(From Third Down and a War to Go)
(Marine Dave Schreiner, from Lancaster, Wisconsin, was the Badgers' two-time All-American
end and 1942 Big Ten Conference MVP.)
As the Okinawa campaign
continued, the men of A Company grew even fonder
of Dave Schreiner.
“We were not foxhole buddies
or anything like that,” recalled Private First Class
Ed Liguori. “He was my lieutenant. He knew me as Eddie. They all called me Eddie. One day, we had gone two, two and a half days without food or water. There were a few cans of cheese, but we didn’t have much water. He disappeared. An hour later, he comes back up the hill
where we were in our foxholes, and he had a box
on his shoulder. In it were extra large cans of grapefruit juice. I still
remember the color. They were tannish and greenish
cans, with no name on them or anything. I don’t know where he stole it from or where he got it. But here he comes up this hill, and we all took three slugs of that grapefruit juice. I can’t have grapefruit juice now because of medication, but when I could, every time I drank grapefruit juice, I thought of Dave Schreiner.”
“We had some officers who were, very frankly, assholes,” said PFC Jim Harwood. “Most of the officers we had were good guys. They
weren’t going to run you up for some little
infraction that didn’t make any difference anyway. Dave was one of those types of guys who was lenient. He wasn’t going to give you a lot of hell for nothing.”
On June 18, Schreiner wrote his parents on American Red Cross stationery.
Rec’d letter of June 6 from you. Enclosed was a clipping about
Johnny Walsh. No
I didn’t get any bronze star on Guam. I’ve still
got my medal. I can feel it when I put my hands behind me.
been eating very well of late. Fresh meat, good canned food
etc. And I’ve been sleeping a lot. Boy it’s good to
Will write next chance I get. Don’t forget a company commander
is a pretty safe spot.
★ ★ ★
On the night of June 19, Badger halfback Bud Seelinger, with the 29th Regiment, tracked down Schreiner and gave him several cans of fruit. The two Badgers
again spoke of Baumann, and they were hopeful
the fighting was coming to an end. Japanese had
died by the thousands, and the organized resistance was lessening. But there was one more major pocket of resistance on the southern end of the island, near a gap in the American lines. By then, runner Vic Anderson had been wounded and evacuated, but he later heard from
his buddies that Schreiner was sent out on what
Anderson and others view as a needlessly dangerous
mission near the west coast of Oroku Peninsula on June 20. Anderson said the mandate came from a “new silly-ass major who didn’t know that we didn’t go out after dark or after 4 or 5 o’clock, when the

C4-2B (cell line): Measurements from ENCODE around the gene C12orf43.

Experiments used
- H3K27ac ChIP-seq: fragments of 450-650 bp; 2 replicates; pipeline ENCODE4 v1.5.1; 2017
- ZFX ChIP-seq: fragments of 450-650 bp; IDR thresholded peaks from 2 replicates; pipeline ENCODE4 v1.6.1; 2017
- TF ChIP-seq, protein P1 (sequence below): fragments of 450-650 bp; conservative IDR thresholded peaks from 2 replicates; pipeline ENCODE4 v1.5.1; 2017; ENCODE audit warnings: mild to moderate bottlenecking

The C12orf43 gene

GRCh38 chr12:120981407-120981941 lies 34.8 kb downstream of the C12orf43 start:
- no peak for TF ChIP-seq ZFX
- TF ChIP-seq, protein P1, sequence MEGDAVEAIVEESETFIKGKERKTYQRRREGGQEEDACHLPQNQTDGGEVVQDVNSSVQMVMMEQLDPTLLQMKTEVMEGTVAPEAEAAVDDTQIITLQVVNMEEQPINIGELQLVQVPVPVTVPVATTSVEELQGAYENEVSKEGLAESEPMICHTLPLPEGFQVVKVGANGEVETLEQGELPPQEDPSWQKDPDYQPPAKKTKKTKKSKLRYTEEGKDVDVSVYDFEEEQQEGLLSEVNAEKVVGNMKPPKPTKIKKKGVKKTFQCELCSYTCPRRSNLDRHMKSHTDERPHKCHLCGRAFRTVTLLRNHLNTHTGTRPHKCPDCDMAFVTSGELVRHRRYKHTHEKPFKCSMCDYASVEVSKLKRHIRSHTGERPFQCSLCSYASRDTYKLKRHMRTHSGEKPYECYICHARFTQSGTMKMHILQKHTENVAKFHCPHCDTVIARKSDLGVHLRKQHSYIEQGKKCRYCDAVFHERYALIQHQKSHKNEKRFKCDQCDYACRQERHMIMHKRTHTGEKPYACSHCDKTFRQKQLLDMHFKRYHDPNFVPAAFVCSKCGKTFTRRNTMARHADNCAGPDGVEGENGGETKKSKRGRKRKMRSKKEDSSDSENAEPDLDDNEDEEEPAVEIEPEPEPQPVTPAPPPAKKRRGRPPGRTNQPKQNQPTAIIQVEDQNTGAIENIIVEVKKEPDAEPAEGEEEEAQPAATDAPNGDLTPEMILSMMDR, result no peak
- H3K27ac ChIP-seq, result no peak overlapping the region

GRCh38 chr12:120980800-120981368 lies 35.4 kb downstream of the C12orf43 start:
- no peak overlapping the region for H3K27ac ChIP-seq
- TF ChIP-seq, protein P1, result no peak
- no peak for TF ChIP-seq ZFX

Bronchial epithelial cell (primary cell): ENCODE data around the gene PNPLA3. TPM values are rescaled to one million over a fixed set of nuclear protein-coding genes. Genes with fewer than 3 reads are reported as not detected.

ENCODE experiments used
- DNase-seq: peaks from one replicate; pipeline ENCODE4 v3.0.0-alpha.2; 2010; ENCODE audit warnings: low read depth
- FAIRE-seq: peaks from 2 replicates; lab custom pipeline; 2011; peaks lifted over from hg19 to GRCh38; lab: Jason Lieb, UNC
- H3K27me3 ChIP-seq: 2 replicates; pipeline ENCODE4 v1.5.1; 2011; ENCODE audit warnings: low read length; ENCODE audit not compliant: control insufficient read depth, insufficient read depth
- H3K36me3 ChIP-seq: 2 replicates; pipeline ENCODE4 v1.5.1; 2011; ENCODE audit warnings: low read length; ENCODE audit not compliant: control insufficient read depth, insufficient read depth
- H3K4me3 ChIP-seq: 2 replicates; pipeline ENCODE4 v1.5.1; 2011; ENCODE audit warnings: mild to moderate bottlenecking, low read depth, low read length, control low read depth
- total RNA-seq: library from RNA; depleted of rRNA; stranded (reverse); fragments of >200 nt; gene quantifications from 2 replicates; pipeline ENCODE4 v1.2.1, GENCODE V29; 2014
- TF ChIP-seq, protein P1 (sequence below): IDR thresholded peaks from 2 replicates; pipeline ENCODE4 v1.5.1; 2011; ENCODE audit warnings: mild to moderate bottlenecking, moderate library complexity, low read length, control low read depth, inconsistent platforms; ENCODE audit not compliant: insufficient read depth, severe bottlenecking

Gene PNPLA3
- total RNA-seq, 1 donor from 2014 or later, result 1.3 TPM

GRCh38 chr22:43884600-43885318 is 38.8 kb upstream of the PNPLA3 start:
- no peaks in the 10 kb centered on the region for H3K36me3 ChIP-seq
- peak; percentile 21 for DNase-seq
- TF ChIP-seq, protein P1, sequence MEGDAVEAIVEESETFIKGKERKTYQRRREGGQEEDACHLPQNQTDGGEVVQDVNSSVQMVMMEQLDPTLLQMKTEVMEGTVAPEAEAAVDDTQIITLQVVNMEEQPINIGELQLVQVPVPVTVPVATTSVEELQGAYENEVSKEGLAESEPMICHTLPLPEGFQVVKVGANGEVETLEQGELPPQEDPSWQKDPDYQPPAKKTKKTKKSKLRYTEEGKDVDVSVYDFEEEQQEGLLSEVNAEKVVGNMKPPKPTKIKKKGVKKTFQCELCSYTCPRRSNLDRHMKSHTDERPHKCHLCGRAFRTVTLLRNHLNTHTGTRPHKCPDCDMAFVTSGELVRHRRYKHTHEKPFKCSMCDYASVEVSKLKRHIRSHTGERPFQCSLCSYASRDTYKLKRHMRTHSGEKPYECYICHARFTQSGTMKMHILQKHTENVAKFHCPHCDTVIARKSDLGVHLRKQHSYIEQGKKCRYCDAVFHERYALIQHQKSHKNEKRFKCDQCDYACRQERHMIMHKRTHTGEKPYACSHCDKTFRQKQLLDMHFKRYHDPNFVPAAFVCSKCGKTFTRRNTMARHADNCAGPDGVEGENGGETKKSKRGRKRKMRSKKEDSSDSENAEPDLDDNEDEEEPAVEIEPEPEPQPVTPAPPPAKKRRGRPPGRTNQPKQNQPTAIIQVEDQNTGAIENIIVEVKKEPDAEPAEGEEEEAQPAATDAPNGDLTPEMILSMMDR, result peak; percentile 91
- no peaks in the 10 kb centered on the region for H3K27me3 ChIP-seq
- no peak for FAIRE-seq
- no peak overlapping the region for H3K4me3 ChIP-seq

Japs would set up a lot of traps. He said, ‘Dave,
you take that squad down there and see if there
are any Japs in that gully and valley.’”
Gus Forbus, who by
then was in a hospital at Tinian in the Mariana Islands,
heard that an officer who joined the unit late in the battle ordered Schreiner to check on the lines. “The report I got on it was that they were putting in the lines for the night on the 20th, and he wasn’t satisfied,”
Forbus said. “He wanted Dave to check it
out. He was an Annapolis man, but he couldn’t
pour water out of a boot.”
John McLaughry wrote his memories of that day: My
platoon of M-7’s was assigned to provide fire support for the 1st Battalion in an attack on the last enemy stronghold at the extreme southern point of Okinawa. The immediate objective was some very rugged terrain, an escarpment of boulders, sheer rock and caves . . . rising to nearly 300 feet. Prior to the attack Dave was moving his company into the line adjacent to the company our M-7’s were to support and I talked very briefly with him. He then, with a couple of his men, disappeared into the rocky area leading toward the Kiyama Gusuku hill mass.
So McLaughry remembered the patrol as a three-man mission, including Schreiner, and he believed it had a theoretical legitimate strategic justification in a prelude to an attack on the holdout Japanese troops. However,
that leaves unanswered the issue of whether the patrol could have been
delayed to the next day or was needlessly risky
in the final stages of the battle.
Don Petit’s later dispatch said Schreiner had walked ahead to scout. According to the dispatch, gunfire from a cave suddenly ripped into his left side. Vic Anderson said he heard it happened this way: “A Jap with a Nambu machine gun stepped out of a cave and shot him.”